A Tribute to E. Lockhart
Emily Jenkins, AKA E. Lockhart, is a full-time American novelist. ‘E’ is what her Dad calls her (something she always liked), while Lockhart was the family name of her maternal grandmother. Born in New York City in 1967, she grew up in Massachusetts and Washington. She went to Vassar college in NYC and attended graduate school at Columbia University where she was awarded a doctorate in English literature with a focus on 19th century British novel and the history of British book illustration.
She has said she knew as young as eight years old that she wanted to be a writer. However, she does admit to having been side-tracked by acting for a while, and subsequently teaching, but eventually began seriously writing at twenty-two.
Reading a lot as a child, until the time came for her to start noticing boys, which, of course, prompted a short hiatus lasting until the summer after high school, she was always interested in literature. It is only after high school that she claims she discovered the likes of Charlotte Bronte, which she somewhat attributes her path to success to. Some may say Bronte had a hand in ushering her towards the fruitful career as a successful author she is cultivating now.
In an effort to expand her writing abilities, Lockhart began reading wildly out of her comfort zone in grad school, which she credits her fluidity with language to. Likewise, she says the expectation of her to write a book-length dissertation gave her the confidence she needed to know she could and would, write a book one day.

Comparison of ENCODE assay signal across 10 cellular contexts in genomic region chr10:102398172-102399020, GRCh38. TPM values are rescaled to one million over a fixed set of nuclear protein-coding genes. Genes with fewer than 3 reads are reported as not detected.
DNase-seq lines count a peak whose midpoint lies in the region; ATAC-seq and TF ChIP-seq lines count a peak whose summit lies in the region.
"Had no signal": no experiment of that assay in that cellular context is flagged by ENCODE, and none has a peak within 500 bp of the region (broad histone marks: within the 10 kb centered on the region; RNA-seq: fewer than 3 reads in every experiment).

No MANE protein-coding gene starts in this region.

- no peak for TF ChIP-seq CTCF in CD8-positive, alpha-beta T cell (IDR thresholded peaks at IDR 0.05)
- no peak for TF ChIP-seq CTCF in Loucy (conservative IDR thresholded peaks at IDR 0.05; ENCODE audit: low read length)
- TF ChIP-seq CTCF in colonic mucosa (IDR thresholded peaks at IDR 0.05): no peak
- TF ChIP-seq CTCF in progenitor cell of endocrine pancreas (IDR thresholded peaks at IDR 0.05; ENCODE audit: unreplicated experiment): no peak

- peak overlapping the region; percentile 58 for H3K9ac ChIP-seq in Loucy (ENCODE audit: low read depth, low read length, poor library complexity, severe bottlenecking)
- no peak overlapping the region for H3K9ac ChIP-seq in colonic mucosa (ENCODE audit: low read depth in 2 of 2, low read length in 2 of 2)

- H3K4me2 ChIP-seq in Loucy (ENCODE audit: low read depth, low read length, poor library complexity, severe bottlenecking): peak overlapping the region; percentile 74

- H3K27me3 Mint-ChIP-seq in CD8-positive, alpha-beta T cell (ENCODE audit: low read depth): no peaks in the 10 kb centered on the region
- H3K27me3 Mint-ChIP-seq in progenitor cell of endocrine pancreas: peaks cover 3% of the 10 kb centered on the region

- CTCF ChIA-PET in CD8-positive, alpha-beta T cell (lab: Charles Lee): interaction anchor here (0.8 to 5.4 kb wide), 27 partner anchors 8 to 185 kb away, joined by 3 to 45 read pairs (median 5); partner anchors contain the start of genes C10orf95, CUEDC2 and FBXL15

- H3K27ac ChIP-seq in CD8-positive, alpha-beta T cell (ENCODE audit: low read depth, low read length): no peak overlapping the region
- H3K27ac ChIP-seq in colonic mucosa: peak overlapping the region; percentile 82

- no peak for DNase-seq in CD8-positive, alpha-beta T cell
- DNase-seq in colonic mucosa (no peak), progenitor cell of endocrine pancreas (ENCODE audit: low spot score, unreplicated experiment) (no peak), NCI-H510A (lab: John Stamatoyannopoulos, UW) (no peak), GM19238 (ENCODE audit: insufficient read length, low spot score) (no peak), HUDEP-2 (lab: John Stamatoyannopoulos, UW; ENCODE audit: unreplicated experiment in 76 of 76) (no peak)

She has written predominately in first person, seemingly coming easiest to her. However, she has also experimented, for example, switching to third person in “Disreputable History”; a typical boarding school tale with a girl power twist. A decision she claims was based purely on gut instinct. Similarly, for “Genuine Fraud”; a psychological suspense, it was necessary to write in third person in order to tell the story backwards.
Lockhart has had a variety of works published in her time, ranging from children’s books to young adult novels. Aside from the few already mentioned, she has been highly praised for her textual complexity. “We were Liars” is the first E. Lockhart novel I read, with many instances of intertextuality, referencing works such as King Lear and Wuthering Heights. Similarly, exhibiting hallucinations, fairy tale interjection and the same scene from multiple points of view which all lend to a deeply intriguing and compelling story with numerous layers of meaning and ambiguity.
Lockhart writes in an intense, hauntingly beautiful way that leaves an imprint on the deepest part of your memory. While most people would claim one of the ‘great’ authors to be their favourite; the likes of Shakespeare, Dickens or even one of the Bronte’s, there is something about Lockhart’s writing that struck me in a way no other story has ever managed to do. If you get the chance, I would highly recommend grabbing a copy of one of her magical stories, settling into a comfy chair and get ready for the emotional ride of your life.